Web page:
January in Canada may be cold, but with lots of post-holiday sales and bargains and few crowds, it can be a good time to visit Montreal, Quebec. Some people actually enjoy the cold and snow, so if you are one of those people, then Montreal offers plenty to do to make the most of the winter season.
Temperature and What to Pack
Montreal has cold, snowy winters. The average temperature is 21 degrees with an average high of 28 degrees and low of 14 degrees. The sub-zero temperatures feel colder because of the wind chill factor. But, the temperatures are not necessarily unpleasant if you are prepared with the correct cold weather attire.
Pack clothing that can be layered. The outdoors is cold, but stores, museums, and restaurants are usually toasty warm. Items to bring include warm, waterproof clothing, like long-sleeve shirts, sweaters, sweatshirts, a heavy winter jacket, winter vest, hat, scarf, gloves, umbrella, and insulated waterproof boots.
Montreal is a great shopping city at any time, but January offers exceptional sales as retailers try to unload all their Christmas-time wares. Plus, Montreal has a 20-mile network of connected, underground tunnels that lead to shopping, dining, offices, hotels, and condos, which can keep you out of the cold.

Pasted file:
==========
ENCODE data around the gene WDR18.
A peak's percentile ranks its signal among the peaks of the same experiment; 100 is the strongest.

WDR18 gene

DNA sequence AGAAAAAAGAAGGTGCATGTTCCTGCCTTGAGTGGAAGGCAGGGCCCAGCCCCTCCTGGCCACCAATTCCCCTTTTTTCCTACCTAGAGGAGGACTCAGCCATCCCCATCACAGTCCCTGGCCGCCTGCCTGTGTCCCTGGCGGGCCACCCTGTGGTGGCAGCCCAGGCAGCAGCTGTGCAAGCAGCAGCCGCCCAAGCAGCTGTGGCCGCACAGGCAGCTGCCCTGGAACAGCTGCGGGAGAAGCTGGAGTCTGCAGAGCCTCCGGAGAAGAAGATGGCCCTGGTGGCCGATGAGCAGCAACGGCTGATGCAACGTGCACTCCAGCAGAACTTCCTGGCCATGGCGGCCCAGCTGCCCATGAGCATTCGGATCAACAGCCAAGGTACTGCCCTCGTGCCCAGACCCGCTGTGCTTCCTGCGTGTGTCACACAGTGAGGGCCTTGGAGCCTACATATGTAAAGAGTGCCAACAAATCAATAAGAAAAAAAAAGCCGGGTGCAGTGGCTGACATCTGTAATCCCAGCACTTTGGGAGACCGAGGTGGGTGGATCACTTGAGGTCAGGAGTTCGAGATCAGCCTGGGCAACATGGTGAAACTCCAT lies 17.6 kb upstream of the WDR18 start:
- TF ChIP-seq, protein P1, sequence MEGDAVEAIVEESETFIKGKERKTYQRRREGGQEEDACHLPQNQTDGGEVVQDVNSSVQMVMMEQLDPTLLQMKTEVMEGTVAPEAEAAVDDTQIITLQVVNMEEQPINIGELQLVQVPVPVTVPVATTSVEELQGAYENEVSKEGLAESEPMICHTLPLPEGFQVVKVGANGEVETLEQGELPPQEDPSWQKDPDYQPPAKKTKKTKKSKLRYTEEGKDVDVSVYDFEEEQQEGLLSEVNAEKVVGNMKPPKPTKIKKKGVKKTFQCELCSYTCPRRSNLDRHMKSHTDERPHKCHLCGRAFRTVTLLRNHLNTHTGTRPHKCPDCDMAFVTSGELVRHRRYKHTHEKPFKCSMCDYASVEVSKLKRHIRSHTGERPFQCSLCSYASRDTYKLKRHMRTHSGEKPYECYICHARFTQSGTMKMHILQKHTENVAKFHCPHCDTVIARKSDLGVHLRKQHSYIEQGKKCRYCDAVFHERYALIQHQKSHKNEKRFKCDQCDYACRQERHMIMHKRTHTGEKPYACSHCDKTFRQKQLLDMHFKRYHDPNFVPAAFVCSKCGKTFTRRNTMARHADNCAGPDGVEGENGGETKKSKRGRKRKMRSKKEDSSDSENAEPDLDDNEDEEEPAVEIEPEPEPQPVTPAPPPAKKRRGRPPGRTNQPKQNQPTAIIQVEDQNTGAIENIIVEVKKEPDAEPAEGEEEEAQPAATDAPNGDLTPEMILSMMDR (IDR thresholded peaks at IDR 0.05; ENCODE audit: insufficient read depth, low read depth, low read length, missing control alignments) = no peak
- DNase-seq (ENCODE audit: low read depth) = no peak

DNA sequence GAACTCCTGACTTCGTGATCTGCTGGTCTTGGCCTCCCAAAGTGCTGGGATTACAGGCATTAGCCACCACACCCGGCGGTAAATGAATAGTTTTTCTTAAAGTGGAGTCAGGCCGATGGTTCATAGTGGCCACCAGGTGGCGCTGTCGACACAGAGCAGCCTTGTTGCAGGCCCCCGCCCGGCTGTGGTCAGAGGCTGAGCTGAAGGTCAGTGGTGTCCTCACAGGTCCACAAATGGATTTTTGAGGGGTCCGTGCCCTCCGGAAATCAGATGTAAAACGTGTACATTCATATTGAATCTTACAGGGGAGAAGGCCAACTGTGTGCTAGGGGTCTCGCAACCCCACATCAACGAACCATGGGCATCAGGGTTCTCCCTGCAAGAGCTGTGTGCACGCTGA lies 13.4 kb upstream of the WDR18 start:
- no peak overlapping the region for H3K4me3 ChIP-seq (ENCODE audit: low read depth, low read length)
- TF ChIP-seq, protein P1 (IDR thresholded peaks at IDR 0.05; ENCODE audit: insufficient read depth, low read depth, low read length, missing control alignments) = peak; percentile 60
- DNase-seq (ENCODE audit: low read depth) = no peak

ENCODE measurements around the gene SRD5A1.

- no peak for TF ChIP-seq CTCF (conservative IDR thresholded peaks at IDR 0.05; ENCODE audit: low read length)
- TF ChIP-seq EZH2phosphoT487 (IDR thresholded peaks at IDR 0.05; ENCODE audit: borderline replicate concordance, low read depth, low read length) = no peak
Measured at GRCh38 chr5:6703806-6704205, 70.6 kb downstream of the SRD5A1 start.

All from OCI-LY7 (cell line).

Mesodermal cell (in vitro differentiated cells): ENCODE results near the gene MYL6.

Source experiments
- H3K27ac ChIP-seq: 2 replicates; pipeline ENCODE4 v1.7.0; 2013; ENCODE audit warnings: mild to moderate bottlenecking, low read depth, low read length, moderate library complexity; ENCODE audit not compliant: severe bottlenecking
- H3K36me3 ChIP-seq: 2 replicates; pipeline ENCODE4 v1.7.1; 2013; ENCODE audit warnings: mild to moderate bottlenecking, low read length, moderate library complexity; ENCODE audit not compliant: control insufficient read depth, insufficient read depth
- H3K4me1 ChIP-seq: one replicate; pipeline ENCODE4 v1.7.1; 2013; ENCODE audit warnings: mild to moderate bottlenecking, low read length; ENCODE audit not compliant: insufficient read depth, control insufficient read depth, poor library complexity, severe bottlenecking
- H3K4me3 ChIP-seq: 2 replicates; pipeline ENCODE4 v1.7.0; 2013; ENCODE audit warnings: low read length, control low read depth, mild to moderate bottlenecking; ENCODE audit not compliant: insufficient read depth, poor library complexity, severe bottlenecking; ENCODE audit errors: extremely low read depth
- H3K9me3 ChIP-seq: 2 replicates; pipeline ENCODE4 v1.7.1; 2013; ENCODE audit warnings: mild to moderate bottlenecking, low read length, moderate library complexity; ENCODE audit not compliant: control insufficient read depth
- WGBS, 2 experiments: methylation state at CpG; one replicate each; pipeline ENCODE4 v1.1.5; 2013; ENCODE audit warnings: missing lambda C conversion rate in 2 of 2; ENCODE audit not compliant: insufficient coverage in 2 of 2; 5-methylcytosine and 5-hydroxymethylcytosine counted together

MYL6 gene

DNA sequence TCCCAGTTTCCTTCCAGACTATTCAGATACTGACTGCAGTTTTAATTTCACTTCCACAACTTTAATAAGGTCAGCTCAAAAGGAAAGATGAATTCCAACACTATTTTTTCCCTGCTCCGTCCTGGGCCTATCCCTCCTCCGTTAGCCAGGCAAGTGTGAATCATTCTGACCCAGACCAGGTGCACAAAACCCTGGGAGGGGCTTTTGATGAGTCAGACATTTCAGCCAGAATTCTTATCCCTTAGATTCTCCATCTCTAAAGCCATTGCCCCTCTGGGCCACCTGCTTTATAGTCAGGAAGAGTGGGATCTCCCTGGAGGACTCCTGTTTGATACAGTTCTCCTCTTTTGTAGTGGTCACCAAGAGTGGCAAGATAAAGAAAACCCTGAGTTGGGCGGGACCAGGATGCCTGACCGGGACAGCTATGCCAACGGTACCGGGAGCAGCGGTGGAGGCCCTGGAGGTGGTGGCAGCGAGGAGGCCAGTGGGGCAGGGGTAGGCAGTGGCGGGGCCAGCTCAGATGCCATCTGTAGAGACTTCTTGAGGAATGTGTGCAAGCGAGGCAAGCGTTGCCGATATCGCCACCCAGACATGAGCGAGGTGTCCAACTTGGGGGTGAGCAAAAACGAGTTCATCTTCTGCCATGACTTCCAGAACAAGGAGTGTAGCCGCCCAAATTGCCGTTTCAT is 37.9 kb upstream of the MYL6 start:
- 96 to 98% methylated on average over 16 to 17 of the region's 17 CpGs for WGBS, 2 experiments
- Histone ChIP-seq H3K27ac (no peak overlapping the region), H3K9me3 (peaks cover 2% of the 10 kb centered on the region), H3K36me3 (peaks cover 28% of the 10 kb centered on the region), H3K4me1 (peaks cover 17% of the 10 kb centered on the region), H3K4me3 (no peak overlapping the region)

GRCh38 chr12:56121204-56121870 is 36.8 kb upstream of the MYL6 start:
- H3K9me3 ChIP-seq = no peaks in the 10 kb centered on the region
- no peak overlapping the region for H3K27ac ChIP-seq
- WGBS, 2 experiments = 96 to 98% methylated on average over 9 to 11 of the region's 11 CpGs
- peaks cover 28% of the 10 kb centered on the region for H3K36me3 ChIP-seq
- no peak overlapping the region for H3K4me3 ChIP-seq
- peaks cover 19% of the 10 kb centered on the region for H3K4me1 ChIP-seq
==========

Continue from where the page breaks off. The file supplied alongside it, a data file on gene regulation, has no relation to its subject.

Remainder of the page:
Be mindful of the days that Montreal usually shuts down. January 1, New Year's Day, is a statutory holiday in Canada where pretty much everything is closed. Also, Old Montreal, which is the city's biggest attraction, slows down in the winter months, with some restaurants and shops actually closing for several months.
Within an hour or two of Montreal, you can find some of the best ski resorts that eastern Canada has to offer, like Mont Tremblant. If you are willing to head out of town, these Montreal day trips are a nice way to round out your visit to the Montreal area. Quebec City, the capital of the province, is about three hours from Montreal but is worth the trek.
If you plan to stay put in Montreal, then there are a number of outdoor ice skating rinks, including one at the former Olympic Village and at the Bonsecours Basin near Old Montreal.
The New Year's festivities may be over, but Montreal does not completely shut down afterward. Sure, it may be cold, but there are plenty of things to do in January.
You can plan a day at Fête des Neiges de Montréal, a spectacular outdoor winter festival at Parc Jean-Drapeau, spanning four weekends from January to February.
Or, if you are the mood for checking the latest models of new cars to hit the market, The Montreal International Auto Show is an annual auto show held for 10 days in mid-to-late January in Montreal at the Palais des congrès de Montréal convention center.